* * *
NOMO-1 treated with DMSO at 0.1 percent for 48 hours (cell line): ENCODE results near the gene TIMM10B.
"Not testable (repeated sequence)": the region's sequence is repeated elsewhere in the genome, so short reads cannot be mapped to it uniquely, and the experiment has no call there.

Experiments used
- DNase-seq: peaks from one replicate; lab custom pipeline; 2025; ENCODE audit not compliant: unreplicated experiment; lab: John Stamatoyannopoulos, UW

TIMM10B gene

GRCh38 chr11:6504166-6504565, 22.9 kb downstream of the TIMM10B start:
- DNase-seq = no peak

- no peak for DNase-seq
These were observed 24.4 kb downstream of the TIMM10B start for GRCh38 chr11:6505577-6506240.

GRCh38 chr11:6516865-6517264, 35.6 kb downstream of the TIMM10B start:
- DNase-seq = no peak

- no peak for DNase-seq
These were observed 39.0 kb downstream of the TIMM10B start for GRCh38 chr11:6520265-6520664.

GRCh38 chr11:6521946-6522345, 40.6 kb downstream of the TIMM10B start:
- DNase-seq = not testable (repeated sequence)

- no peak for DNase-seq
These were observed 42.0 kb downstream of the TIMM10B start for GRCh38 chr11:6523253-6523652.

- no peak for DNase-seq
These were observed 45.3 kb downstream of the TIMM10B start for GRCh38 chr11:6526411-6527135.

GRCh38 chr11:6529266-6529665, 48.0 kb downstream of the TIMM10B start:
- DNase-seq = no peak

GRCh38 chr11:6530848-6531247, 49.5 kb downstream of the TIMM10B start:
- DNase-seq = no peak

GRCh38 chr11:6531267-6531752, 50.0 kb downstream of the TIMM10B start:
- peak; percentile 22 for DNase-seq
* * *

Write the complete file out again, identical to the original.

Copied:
NOMO-1 treated with DMSO at 0.1 percent for 48 hours (cell line): ENCODE results near the gene TIMM10B.
"Not testable (repeated sequence)": the region's sequence is repeated elsewhere in the genome, so short reads cannot be mapped to it uniquely, and the experiment has no call there.

Experiments used
- DNase-seq: peaks from one replicate; lab custom pipeline; 2025; ENCODE audit not compliant: unreplicated experiment; lab: John Stamatoyannopoulos, UW

TIMM10B gene

GRCh38 chr11:6504166-6504565, 22.9 kb downstream of the TIMM10B start:
- DNase-seq = no peak

- no peak for DNase-seq
These were observed 24.4 kb downstream of the TIMM10B start for GRCh38 chr11:6505577-6506240.

GRCh38 chr11:6516865-6517264, 35.6 kb downstream of the TIMM10B start:
- DNase-seq = no peak

- no peak for DNase-seq
These were observed 39.0 kb downstream of the TIMM10B start for GRCh38 chr11:6520265-6520664.

GRCh38 chr11:6521946-6522345, 40.6 kb downstream of the TIMM10B start:
- DNase-seq = not testable (repeated sequence)

- no peak for DNase-seq
These were observed 42.0 kb downstream of the TIMM10B start for GRCh38 chr11:6523253-6523652.

- no peak for DNase-seq
These were observed 45.3 kb downstream of the TIMM10B start for GRCh38 chr11:6526411-6527135.

GRCh38 chr11:6529266-6529665, 48.0 kb downstream of the TIMM10B start:
- DNase-seq = no peak

GRCh38 chr11:6530848-6531247, 49.5 kb downstream of the TIMM10B start:
- DNase-seq = no peak

GRCh38 chr11:6531267-6531752, 50.0 kb downstream of the TIMM10B start:
- peak; percentile 22 for DNase-seq